Explosive, fire-red rash on the face of 55 year old man.
What is your diagnosis?
Efudex (5-fluorouracil) irritant reaction for the treatment of Actinic Keratoses
Irritant Reaction from This 55-year-old patient had been treated for extensive dermatoheliosis (sun damage) including multiple actinic keratoses. In the past, these lesions had been treated with liquid nitrogen quite effectively; however, because of his genetic propensity and lifetime of sun exposure, the lesions were becoming more numerous and difficult to keep clear with liquid nitrogen. I recommended Efudex (5-fluorouracil) to treat the lesions. This has been a time-tested treatment for actinic keratoses, especially if they are extensive. The traditional way of treating is to put the cream on twice daily for two to four weeks to provoke a very brisk and angry inflammatory reaction. At this point, oftentimes prednisone is given to calm down the affected areas and as they resolve, the actinic keratoses resolve with them. During my residency, learned of a very nice way of treating actinic keratoses with 5-fluorouracil where instead of putting the treatment on twice daily for two to four weeks, I have the patients put it on once or twice daily on the weekends, Saturdays and Sundays. The same results are achieved without the brisk and exuberant erythematous reaction that one normally sees. Usually, over six to eight months the lesions do quite well (resolve) and the patients are happy with their final outcome. If a few scattered lesions remain, these are easily treated with liquid nitrogen. Patients express even more happiness if they have been treated in the traditional fashion and then use the Efudex on the weekends using this "slow program."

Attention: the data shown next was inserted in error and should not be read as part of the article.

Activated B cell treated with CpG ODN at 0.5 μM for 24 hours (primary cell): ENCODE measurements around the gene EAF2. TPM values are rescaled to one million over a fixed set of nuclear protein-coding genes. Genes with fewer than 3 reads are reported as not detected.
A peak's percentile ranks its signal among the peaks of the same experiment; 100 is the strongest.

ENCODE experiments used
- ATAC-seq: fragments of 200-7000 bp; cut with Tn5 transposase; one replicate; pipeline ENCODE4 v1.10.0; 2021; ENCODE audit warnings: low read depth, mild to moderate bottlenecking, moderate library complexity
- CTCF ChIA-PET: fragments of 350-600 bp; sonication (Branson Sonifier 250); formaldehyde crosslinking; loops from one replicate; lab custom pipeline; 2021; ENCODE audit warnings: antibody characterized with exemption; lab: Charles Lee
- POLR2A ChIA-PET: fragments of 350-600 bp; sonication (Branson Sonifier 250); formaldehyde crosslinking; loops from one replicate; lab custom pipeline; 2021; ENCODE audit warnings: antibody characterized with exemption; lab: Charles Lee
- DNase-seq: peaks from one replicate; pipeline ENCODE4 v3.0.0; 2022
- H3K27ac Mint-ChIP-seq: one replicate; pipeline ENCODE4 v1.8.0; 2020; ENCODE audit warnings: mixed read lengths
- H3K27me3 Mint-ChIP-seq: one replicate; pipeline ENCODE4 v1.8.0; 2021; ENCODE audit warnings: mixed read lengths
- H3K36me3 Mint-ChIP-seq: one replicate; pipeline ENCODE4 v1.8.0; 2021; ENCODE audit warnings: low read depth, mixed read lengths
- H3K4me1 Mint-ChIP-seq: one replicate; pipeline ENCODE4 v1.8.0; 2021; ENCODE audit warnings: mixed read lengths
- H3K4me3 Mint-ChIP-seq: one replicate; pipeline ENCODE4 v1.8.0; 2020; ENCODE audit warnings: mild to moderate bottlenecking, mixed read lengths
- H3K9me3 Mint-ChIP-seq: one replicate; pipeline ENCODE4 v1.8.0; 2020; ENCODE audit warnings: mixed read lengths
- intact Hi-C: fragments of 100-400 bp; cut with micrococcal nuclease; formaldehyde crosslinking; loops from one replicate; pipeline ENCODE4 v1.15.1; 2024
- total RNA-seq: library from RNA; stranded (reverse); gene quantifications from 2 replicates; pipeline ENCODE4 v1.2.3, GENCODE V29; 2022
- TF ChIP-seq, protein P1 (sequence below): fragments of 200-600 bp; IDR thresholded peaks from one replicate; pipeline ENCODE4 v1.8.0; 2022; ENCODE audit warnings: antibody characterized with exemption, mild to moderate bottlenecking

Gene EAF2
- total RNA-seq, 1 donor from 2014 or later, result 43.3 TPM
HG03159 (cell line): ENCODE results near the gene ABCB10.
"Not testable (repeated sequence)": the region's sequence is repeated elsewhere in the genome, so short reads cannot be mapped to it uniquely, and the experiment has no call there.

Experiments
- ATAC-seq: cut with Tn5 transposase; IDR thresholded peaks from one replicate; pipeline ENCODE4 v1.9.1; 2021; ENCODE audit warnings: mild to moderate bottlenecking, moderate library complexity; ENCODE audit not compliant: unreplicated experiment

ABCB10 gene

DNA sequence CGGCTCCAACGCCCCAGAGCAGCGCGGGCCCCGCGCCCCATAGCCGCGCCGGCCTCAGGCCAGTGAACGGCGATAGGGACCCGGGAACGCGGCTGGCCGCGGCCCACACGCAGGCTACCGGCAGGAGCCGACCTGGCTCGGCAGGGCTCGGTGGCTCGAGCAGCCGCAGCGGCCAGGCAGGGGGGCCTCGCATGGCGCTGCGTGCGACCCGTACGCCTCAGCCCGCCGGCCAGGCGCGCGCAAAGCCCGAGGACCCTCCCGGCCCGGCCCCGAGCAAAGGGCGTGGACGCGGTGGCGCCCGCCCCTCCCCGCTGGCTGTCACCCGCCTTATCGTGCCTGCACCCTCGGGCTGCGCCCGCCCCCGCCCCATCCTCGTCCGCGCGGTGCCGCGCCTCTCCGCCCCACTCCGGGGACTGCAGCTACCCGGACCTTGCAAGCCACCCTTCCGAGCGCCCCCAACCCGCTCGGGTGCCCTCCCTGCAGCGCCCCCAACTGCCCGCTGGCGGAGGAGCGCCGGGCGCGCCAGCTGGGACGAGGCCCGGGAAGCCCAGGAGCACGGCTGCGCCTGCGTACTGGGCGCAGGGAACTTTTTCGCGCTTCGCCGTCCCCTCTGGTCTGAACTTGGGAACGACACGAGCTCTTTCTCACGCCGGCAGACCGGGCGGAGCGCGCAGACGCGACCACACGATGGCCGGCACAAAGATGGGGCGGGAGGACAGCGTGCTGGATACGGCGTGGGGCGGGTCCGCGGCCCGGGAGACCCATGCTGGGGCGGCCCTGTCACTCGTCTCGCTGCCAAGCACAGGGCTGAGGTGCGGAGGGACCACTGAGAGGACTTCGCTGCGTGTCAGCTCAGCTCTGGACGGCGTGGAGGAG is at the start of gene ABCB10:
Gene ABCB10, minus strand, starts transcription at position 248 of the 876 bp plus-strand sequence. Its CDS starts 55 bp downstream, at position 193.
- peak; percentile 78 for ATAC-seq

Unfortunately, although this patient was instructed to use the Efudex cream just on the weekends, the pharmacist instructed him to use it in the more traditional way, twice daily for two to four weeks. We received a telephone call saying he had been using it for approximately three-and-a-half weeks and his face was terribly irritated. The patient shown here is when he came in for evaluation. We provided him with a brief course of anti-Staph medications and prednisone for seven days and then saw him back one month later. These are his follow-up photographs. Although he did exceptionally well with this treatment, he too said he would have preferred the six-month program to achieve the same results without the terrible irritation.
Charles E. Crutchfield III, MD
Clinical Adjunct Associate Professor of Dermatology
University of Minnesota Medical School
Medical Director, Crutchfield Dermatology